Backward Rotations

The right stuff for radical action

Part II and this time it is the backwards rotations; back loops and push loops. Ever considered trying them? Well here are the ultimate tips for the ultimate moves, from none other than one of the UK’s finest ever wave talents – Robby Swift. Be sure to check out the bonus crash sequence of Ricardo Campello. Unfortunately no tips on how to do this but should you go through something similar, feel free to post some pointers on our forum. Over to Robby…

N.B. Apologies but we decided to swap the ‘simple’ back loop tips with the clew first back loop instead.

One Footed Back Loop – A quick kick

This is a very difficult move. As such, it gets a lot of points when you pull it off in a competition!

Pic 1. Kauli jumps from a steep ramp. He initiates the back loop rotation as normal.

Pic 2.  Kauli is gaining height and already preparing to take his front foot out of the strap.

Pic 3. Here you can see he is taking out his front foot while keeping his back leg bent to keep control of the board. This is very important.

Pic 4. Here Kauli is still jumping straight up. He hasn’t started rotating yet and his foot is fully extended.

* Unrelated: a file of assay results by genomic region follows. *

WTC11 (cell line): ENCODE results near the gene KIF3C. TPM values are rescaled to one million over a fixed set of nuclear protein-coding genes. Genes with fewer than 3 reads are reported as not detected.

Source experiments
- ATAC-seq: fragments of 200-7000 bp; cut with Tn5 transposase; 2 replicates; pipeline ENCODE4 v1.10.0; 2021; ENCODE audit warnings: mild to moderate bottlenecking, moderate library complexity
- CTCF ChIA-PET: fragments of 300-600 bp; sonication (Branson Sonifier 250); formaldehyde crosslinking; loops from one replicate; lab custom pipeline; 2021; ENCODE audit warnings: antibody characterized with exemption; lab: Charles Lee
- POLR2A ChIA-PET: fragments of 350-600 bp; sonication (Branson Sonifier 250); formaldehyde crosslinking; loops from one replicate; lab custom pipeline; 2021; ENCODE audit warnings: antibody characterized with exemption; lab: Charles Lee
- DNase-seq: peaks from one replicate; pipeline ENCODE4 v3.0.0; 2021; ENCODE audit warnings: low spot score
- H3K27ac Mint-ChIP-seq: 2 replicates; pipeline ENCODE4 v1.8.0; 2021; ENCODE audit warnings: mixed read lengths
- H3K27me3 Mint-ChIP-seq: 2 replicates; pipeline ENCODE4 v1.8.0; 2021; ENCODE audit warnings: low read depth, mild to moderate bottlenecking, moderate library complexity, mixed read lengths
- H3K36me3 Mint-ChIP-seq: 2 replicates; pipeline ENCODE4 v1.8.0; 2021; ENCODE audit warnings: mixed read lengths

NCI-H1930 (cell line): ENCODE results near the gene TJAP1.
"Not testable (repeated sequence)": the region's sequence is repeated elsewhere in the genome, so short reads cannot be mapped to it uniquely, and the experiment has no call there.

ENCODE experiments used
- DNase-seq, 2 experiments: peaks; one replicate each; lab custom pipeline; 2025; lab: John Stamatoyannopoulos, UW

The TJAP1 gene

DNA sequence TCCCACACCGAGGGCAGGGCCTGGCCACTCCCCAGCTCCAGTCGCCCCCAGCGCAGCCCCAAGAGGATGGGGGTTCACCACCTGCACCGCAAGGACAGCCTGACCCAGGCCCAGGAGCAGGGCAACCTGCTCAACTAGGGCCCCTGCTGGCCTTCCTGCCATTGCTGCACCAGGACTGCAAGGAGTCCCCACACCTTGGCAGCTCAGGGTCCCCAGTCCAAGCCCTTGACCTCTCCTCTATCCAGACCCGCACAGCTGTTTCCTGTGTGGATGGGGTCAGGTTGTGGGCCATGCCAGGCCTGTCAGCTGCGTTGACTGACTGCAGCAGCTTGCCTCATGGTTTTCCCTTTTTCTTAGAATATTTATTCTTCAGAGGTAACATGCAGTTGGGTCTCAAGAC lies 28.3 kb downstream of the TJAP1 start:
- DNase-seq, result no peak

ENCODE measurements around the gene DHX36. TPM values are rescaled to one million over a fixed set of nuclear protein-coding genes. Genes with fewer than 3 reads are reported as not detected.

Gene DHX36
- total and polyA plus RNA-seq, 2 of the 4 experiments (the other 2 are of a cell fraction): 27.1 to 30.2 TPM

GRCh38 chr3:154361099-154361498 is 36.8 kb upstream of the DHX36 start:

Pic 5. Still going up, Kauli is preparing to put his foot back in the strap. He is beginning to start the rotation.

Pic 6. Kauli is in a very vertical back loop position, he is putting his foot back in the strap, getting ready to look at the water to really start the rotation

Pic 7. Now his foot is back in that strap, he looks down at the water and starts the rotation. Just like the regular back loop, most of the rotation is done at the apex of the jump.

Pic 8. He has his legs bent and he is opening the back of the sail, allowing the rotation to take place in a controlled fashion.

Pic 9. Now Kauli is looking at the spot on the water where he wants to land. His legs are bent and he is controlling the rotation with his back hand.

Pic 10. Falling towards the water, Kauli slows the rotation.

Pic 11. Now he puts his back hand further down the boom, almost all the way to the back.

Pic 12. Here he is tucked up and ready to land.

Pic 13. Kauli’s legs are still bent so that he can land nose-first. This is the hardest part of the back loop.

Pic 14. Kauli is about to hit the water. His legs are slightly bent and his back hand is ready for the sail to pull hard.

Pic 15. As he hits the water, the sail pulls very hard but his weight is towards the back of the boom and his back hand is far back down the boom to hold onto all that power. As you can see the mast bends a lot. This is where it helps to have a soft sail that releases the power easily. 

Pic 16. Kauli sails away.

Back Loop Clew First – High scoring, worth a try…

Actually this one is a crazy pete clew first, not a back loop. The back loop he would land on his nose with the sail still clew first.

This is one of Kauli’s specialties, not many people can do this move and he does it with height and style making it look easy. You need to duck under the sail on the way towards the ramp, not too far before the ramp as you want to be going as fast as possible still when you hit the wave.

Pic 1.You can see he has chosen a steep ramp and hit it right at the steepest part. Both his arms are bent to control the power in the sail while it is the wrong way round.